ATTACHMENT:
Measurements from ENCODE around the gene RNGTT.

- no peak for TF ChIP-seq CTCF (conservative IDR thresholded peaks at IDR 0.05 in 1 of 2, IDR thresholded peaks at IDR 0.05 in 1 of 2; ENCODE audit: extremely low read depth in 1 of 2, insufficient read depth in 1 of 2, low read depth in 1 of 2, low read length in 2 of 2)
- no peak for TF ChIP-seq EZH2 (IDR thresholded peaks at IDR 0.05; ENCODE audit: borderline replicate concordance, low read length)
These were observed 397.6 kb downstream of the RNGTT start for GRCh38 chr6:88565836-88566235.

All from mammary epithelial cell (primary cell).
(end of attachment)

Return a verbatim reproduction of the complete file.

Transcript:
Measurements from ENCODE around the gene RNGTT.

- no peak for TF ChIP-seq CTCF (conservative IDR thresholded peaks at IDR 0.05 in 1 of 2, IDR thresholded peaks at IDR 0.05 in 1 of 2; ENCODE audit: extremely low read depth in 1 of 2, insufficient read depth in 1 of 2, low read depth in 1 of 2, low read length in 2 of 2)
- no peak for TF ChIP-seq EZH2 (IDR thresholded peaks at IDR 0.05; ENCODE audit: borderline replicate concordance, low read length)
These were observed 397.6 kb downstream of the RNGTT start for GRCh38 chr6:88565836-88566235.

All from mammary epithelial cell (primary cell).